(tert-butylamido)(2-methylindenyl)dimethylsilanetitanium (IV) 1,3-butadiene,

(tert-butylamido)(2,3-dimethylindenyl)dimethylsilanetitanium (IV) 2,3-dimethyl-1,3-butadiene,

(tert-butylamido)(2,3-dimethylindenyl)dimethylsilanetitanium (IV) isoprene

(tert-butylamido)(2,3-dimethylindenyl)dimethylsilanetitanium (IV) dimethyl

(tert-butylamido)(2,3-dimethylindenyl)dimethylsilanetitanium (IV) dibenzyl

(tert-butylamido)(2,3-dimethylindenyl)dimethylsilanetitanium (IV) 1,3-butadiene,

(tert-butylamido)(2,3-dimethylindenyl)dimethylsilanetitanium (II) 1,3-pentadiene,

(tert-butylamido)(2,3-dimethylindenyl)dimethylsilanetitanium (II) 1,4-diphenyl-1,3-butadiene,

(tert-butylamido)(2-methylindenyl)dimethylsilanetitanium (II) 1,3-pentadiene,

(tert-butylamido)(2-methylindenyl)dimethylsilanetitanium (IV) dimethyl,

(tert-butylamido)(2-methylindenyl)dimethylsilanetitanium (IV) dibenzyl,

(tert-butylamido)(2-methyl-4-phenylindenyl)dimethylsilanetitanium (II) 1,4-diphenyl-1,3-butadiene,

(tert-butylamido)(2-methyl-4-phenylindenyl)dimethylsilanetitanium (II) 1,3-pentadiene,

(tert-butylamido)(2-methyl-4-phenylindenyl)dimethylsilanetitanium (II) 2,4-hexadiene,

(tert-butylamido)(tetramethyl-η5 -cyclopentadienyl)dimethylsilanetitanium (IV) 1,3-butadiene,

(tert-butylamido)(tetramethyl-η5 -cyclopentadienyl)dimethylsilanetitanium (IV) 2,3-dimethyl-1,3-butadiene,

(tert-butylamido)(tetramethyl-η5 -cyclopentadienyl)dimethylsilanetitanium (IV) isoprene,

(tert-butylamido)(tetramethyl-η5 -cyclopentadienyl)dimethylsilanetitanium (II) 1,4-dibenzyl-1,3-butadiene,

(tert-butylamido)(tetramethyl-η5 -cyclopentadienyl)dimethylsilanetitanium (II) 2,4-hexadiene,

(tert-butylamido)(tetramethyl-η5 -cyclopentadienyl)dimethylsilanetitanium (II) 3-methyl-1,3-pentadiene,

(tert-butylamido)(2,4-dimethylpentadien-3-yl)dimethylsilanetitanium dimethyl,

(tert-butylamido)(6,6-dimethylcyclohexadienyl)dimethylsilanetitanium dimethyl,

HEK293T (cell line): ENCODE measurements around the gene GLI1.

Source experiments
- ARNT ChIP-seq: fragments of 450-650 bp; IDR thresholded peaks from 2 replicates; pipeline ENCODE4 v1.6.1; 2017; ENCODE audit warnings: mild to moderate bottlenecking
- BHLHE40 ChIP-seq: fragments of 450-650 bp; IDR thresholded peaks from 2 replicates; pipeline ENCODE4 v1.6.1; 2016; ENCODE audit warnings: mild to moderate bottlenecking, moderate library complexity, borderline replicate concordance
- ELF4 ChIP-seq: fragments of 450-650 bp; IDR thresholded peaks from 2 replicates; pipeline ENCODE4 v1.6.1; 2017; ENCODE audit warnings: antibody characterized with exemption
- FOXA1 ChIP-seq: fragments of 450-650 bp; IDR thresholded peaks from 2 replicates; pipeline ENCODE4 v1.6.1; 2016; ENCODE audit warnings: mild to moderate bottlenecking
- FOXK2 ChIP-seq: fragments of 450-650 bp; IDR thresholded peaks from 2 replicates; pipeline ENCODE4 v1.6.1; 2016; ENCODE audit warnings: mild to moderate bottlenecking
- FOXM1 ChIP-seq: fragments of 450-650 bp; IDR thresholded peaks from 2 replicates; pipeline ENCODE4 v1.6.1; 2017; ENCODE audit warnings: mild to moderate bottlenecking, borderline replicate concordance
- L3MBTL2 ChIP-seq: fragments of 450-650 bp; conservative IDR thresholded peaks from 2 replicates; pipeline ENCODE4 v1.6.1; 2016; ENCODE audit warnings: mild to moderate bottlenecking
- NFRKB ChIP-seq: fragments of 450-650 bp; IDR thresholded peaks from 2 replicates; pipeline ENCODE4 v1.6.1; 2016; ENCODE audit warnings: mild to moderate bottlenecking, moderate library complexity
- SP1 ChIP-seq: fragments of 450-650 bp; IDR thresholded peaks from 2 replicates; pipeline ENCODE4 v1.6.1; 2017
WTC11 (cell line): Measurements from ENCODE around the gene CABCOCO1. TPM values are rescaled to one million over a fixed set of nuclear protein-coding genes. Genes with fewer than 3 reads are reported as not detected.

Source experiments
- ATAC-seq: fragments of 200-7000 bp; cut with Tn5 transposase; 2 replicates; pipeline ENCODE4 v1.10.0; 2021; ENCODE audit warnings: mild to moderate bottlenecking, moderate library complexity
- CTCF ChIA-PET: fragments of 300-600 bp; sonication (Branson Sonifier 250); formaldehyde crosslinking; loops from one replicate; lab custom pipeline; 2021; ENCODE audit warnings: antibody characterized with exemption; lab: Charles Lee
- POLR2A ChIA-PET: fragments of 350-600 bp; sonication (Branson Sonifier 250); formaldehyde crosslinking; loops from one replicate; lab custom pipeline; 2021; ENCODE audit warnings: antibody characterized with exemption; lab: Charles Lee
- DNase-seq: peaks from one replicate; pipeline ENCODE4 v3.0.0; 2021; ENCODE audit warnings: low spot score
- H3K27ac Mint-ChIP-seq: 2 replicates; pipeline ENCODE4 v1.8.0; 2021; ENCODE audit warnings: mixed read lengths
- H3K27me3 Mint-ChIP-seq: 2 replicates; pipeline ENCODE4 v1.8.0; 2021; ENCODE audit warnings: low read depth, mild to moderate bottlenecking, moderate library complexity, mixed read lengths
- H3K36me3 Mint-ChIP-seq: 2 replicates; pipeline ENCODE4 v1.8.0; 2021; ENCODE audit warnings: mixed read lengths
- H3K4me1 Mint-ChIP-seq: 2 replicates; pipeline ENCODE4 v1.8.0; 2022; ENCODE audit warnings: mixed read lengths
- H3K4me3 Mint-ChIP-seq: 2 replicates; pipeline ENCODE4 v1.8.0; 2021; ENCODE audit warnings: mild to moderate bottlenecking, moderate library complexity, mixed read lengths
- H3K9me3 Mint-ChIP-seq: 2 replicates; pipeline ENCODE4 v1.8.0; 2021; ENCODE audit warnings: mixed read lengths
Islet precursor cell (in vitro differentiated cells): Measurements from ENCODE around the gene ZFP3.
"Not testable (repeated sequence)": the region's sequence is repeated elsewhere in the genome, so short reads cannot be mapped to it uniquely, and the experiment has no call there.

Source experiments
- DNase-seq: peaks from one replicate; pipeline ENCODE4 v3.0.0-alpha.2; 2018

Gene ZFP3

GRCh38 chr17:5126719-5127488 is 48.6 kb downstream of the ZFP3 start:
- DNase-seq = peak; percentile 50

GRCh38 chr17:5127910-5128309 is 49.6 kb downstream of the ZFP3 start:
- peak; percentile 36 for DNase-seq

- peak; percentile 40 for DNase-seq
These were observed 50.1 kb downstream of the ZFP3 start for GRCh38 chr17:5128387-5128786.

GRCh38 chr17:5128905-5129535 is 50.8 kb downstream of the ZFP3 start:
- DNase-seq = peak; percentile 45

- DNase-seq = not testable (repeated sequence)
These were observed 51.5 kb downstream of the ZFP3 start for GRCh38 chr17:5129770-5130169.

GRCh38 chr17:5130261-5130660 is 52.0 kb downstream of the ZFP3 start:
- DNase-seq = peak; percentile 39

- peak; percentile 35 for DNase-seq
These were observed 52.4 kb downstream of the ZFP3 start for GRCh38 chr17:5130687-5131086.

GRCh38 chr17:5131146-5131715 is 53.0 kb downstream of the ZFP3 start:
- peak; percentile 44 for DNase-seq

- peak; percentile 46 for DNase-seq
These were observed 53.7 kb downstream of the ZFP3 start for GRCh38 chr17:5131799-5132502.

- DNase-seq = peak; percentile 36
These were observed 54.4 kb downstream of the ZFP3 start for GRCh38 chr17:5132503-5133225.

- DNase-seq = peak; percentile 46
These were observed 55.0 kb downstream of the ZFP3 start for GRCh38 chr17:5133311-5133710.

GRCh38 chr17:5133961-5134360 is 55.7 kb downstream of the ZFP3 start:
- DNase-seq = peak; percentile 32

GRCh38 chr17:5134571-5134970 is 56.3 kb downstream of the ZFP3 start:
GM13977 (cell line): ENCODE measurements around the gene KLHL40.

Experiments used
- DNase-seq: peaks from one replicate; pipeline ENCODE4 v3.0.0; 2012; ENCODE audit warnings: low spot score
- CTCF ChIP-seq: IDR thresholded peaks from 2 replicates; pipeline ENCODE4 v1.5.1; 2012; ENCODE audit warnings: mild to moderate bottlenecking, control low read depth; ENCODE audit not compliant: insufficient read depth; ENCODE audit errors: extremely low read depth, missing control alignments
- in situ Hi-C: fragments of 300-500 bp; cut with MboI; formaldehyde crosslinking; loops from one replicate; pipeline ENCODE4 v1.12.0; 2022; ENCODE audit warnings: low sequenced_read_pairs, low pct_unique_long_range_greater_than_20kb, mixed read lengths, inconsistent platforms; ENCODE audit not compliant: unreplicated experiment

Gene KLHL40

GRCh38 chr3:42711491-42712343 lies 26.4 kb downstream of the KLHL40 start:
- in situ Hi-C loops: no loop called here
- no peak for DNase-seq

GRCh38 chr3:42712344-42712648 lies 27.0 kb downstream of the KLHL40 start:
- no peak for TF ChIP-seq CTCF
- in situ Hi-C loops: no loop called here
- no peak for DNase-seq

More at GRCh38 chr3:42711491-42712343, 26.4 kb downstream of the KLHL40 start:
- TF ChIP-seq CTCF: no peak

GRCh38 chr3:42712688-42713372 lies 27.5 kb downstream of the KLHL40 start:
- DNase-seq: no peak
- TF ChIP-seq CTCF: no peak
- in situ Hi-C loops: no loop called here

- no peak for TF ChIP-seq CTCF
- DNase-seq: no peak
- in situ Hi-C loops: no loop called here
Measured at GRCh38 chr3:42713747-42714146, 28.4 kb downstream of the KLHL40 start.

(tert-butylamido)(1,1-dimethyl-2,3,4,9,10-η-1,4,5,6,7,8-hexahydronaphthalen-4-yl)dimethylsilanetitanium dimethyl,

(tert-butylamido)(1,1,2,3-tetramethyl-2,3,4,9,10-η-1,4,5,6,7,8-hexahydronaphthalen-4-yl)dimethylsilanetitanium dimethyl

(tert-butylamido)(tetramethyl-η5 -cyclopentadienyl)methylphenylsilanetitanium (IV) dimethyl,

(tert-butylamido)(tetramethyl-η5 -cyclopentadienyl)methylphenylsilanetitanium (II) 1,4-diphenyl-1,3-butadiene,

1-(tert-butylamido)-2-(tetramethyl-η5 -cyclopentadienyl)ethanediyltitanium (IV) dimethyl,

1-(tert-butylamido)-2-(tetramethyl-η5 -cyclopentadienyl)ethanediyltitanium (II) 1,4-diphenyl-1,3-butadiene,

1-(dimethylamine)-2-(tetramethyl-η5 -cyclopentadienyl)ethanediyltitanium (III) dimethyl,

1-(dimethylamine)-2-(tetramethyl-η5 -cyclopentadienyl)ethanediyltitanium (III) diallyl,

1-(dimethylamine)-2-(tetramethyl-η5 -cyclopentadienyl)ethanediyltitanium (III) dibenzyl,

1-(diisobutylamine)-2-(tetramethyl-η5 -cyclopentadienyl)ethanediyltitanium (III) dimethyl,

1-(diisopropylamine)-2-(tetramethyl-η5 -cyclopentadienyl)ethanediyltitanium (III) dimethyl,

1-(methyphenyllamine)-2-(tetramethyl-η5 -cyclopentadienyl)ethanediyltitanium (III) dimethyl,

(dimethylamine)(tetramethyl-η5 -cyclopentadienyl)dimethylsilyltitanium (III) dimethyl,

(dimethylamine)(tetramethyl-η5 -cyclopentadienyl)dimethylsilyltitanium (III) diallyl,

(dimethylamine)(tetramethyl-η5 -cyclopentadienyl)dimethylsilyltitanium (III) dibenzyl,

(diisobutylamine)(tetramethyl-η5 -cyclopentadienyl)dimethylsilyltitanium (III) dimethyl,

(diisopropylamine)(tetramethyl-η5 -cyclopentadienyl)dimethylsilyltitanium (III) dimethyl,